Fit To Be Tried

In any sport, there are egghead designers and engineers dedicated to the ever-changing and delicate science of Kicking Ass. Cycling is no exception – every year, millions of dollars are spent on the development of lighter, faster and more aerodynamic bikes and accessories. In fact I’m guessing the only group who spends as much on science these days is Nasa.

But the two-wheeled spaceships we ride are only one part of the equation. There is a whole other science devoted to studying how our heavy and exceptionally un-aerodynamic bodies work with these highly sophisticated weapons of mass destruction. After all, the thing that slows any bike down the most, regardless of it’s engineering, weight or price tag, is you.

So it doesn’t matter if you have the sweetest bike in the world (which you don’t because I have it now) – if it doesn’t fit you or you are not positioned properly, you are risking injury, discomfort, and significantly compromising your potential to crush your riding buddies in the sprint to the overpass.

Enter the all new Specialized BG Fit, a video fit process now available at our very own Alter Ego. Over the last number of years The Alter Boys have been flying around to top secret test labs in order to get certified for this cutting-edge assessment technology. When I was asked to be a guinea pig with the new Madone, I jumped at the chance. If I was going to spend more on a bike than my first car, I wanted to make sure it was the right bike for me. You wouldn’t buy a pair of shoes before trying them on, (God knows all size 9’s are not created equal) so why would you invest 40 or 50 times that on a bike without making sure it fits?

I came prepared, making sure to bring a proper pair of cycling shorts and top to match the bike (not required, but recommended in order to look pro), as well as my bike shoes and a very special pair of pedals for good luck.

The process begins with a verbal pre-fit assessment, basically an interview to determine your injury history and cycling goals. Thankfully (and incredibly) my list for the latter was far longer than the former. Next up was a physical assessment, a process that involves some amount of poking and prodding to record your unique structure, flexibility and other idiosyncrasies. James was sure to let me know what he was going to do before he did it, and expertly instructed me on where to stand, and what to do as he gently pulled and twisted my limbs this way and that, much to the amusement of the other people in the shop.

Next came the fun part. I finally got to sit on the bike – MY bike – which was set into a stationery trainer. Even on the trainer it felt awesome. Smooth, sexy and shifts like a dream. The fit room has video cameras directly in front of the bike, as well as on the left side. There was a screen in front of me as well so I could see myself (I looked fabulous because of the matching outfit, plus I made sure to shave my legs). James sat at the computer, with a screen in front of him where he could observe, record and measure my position and body angles at every point of the pedal stroke.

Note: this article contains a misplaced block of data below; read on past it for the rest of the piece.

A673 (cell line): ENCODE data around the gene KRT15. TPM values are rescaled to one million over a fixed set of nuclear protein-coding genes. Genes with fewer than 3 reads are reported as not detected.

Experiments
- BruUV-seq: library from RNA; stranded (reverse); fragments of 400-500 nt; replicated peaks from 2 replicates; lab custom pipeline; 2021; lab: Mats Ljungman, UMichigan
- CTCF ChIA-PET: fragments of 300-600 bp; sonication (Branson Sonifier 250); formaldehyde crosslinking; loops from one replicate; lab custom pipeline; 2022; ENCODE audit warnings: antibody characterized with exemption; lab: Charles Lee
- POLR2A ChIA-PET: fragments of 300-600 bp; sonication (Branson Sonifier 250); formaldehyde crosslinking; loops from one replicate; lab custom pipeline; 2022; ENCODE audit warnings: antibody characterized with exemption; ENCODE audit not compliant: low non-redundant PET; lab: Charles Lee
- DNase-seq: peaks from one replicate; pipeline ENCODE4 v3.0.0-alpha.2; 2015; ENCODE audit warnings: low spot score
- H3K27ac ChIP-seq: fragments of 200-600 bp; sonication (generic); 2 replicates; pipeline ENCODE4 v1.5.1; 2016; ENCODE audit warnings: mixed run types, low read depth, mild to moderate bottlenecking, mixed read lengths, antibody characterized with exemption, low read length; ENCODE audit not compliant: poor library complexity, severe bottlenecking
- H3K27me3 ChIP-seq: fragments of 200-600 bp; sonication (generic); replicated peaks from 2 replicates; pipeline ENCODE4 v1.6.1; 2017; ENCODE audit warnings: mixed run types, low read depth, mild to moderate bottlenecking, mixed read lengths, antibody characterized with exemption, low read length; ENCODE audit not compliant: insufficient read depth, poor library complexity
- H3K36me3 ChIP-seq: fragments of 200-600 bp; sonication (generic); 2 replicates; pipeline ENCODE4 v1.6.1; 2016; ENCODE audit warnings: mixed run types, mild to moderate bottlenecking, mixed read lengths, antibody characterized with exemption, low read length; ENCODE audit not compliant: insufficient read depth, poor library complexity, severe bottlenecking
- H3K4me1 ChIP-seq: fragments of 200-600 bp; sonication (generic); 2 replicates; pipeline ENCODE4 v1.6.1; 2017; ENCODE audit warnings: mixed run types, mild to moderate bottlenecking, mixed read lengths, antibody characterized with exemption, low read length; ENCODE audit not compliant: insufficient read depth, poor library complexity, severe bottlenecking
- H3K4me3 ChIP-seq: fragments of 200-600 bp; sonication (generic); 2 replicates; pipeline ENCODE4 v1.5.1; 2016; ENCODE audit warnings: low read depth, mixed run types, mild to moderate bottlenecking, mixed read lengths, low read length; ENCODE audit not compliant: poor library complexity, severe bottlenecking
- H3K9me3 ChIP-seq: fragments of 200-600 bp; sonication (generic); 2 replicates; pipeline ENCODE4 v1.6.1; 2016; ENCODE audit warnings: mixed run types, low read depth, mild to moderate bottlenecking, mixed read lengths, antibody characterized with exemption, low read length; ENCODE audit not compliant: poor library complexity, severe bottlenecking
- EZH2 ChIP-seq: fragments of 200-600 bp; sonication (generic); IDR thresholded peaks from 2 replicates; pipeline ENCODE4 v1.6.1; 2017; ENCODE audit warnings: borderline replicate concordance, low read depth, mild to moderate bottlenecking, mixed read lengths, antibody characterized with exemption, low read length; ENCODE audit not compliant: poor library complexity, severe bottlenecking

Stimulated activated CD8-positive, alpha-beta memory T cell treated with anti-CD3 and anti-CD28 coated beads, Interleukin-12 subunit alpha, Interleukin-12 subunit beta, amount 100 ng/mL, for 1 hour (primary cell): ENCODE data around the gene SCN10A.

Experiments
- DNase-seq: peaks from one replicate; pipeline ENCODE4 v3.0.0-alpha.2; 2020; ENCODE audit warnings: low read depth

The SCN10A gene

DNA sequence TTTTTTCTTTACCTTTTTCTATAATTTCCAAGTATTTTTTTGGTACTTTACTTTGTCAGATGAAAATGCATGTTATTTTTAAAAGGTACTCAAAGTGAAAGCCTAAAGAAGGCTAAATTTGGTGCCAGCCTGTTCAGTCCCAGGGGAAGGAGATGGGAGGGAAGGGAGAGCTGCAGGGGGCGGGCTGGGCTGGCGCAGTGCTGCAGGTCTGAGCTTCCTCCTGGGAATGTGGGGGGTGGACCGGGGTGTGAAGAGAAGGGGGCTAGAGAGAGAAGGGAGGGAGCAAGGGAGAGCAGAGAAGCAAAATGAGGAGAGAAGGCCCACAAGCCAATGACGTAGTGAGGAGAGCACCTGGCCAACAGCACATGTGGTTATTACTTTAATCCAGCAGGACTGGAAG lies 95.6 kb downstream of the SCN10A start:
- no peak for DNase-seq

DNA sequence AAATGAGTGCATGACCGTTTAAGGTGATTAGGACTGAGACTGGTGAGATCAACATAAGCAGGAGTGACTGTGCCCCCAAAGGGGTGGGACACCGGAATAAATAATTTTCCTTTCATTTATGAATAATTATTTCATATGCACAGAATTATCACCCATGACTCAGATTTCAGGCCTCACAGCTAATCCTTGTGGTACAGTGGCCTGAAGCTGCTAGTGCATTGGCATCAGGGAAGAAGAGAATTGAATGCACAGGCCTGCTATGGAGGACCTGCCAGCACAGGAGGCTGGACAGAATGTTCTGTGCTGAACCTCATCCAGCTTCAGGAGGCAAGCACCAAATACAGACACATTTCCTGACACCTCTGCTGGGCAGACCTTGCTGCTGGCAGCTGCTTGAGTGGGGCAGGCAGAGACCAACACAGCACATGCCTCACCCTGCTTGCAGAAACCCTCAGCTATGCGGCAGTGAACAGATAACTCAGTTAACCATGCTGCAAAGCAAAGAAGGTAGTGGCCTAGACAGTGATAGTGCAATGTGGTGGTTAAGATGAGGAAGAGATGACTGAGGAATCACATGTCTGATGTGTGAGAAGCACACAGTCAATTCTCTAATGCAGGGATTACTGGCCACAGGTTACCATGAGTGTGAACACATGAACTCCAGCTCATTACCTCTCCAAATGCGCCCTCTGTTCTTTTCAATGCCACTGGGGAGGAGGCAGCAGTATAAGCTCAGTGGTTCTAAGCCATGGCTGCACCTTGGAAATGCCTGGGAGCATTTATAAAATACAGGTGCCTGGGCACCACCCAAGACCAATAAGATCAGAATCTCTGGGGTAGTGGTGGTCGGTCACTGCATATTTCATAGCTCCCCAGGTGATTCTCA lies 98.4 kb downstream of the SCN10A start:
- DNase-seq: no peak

Everything looked good, but something was not quite right. The saddle, while super sweet, was just a hair (ok, maybe more) too narrow for my… ahem… sit bones, causing all of my body weight to rest painfully on the tender, uh, soft tissues. This kind of needless pressure on the bits, while uncomfortable for women, can be even more problematic for men, who can be rendered sterile or even impotent due to lack of circulation to the vital man parts. Which is fine, if you don’t like children or sex.

It was very clear that this man saddle was not going to work, and James quickly swapped it out for an equally sexy girl saddle of the appropriate measurement, with a nice cut-out. The saddle is black, as opposed to white, which seems a more sensible (and hopefully slimming) solution. James also moved the saddle forward 5mm.

I hopped back on the bike and we took some new video, which when compared to the earlier one, showed some very interesting differences. Something as seemingly minor as an ill-fitting saddle had caused me to change my body position. My back was rounded, and I had slid to the back of the saddle, therefore compromising my hip angle, knee angle and reach into a far less efficient position. Changing the saddle and it’s position had dramatically improved my position and comfort.

Good Position + Comfort + Sweet New Bike = Overpass Podium

All fitted up and ready to go, I pulled out my credit card to pay for my sweet new bike. James keyed in the numbers and slid the card into the machine, which in turn asked for my PIN.

Uh, my…. PIN?????

It’s a new card. Or rather a card that we’ve had for a while and not really used, other than a recent trip to the States, where I KNOW we were never once asked for a PIN.

I frantically called the hubby at the office on the off-chance he might know the PIN. He didn’t. He suggested trying his numeric birthday. I tell him “that’s ridiculous, it won’t work. A randomly generated PIN would have been given with the card, and it most certainly would not have been your birthday!” I hung up. By this point a smile had spread across James’ face. A mixture, I think, of pity and amusement.

Later at home, the hubby called the bank to find out what the PIN number is.

It is his numeric birthday.

When I went back later to get the bike, the guys at the shop found this tidbit pretty darn funny. But I didn’t mind, because I am now the proud owner of the bike of my dreams, and it fits like a glove.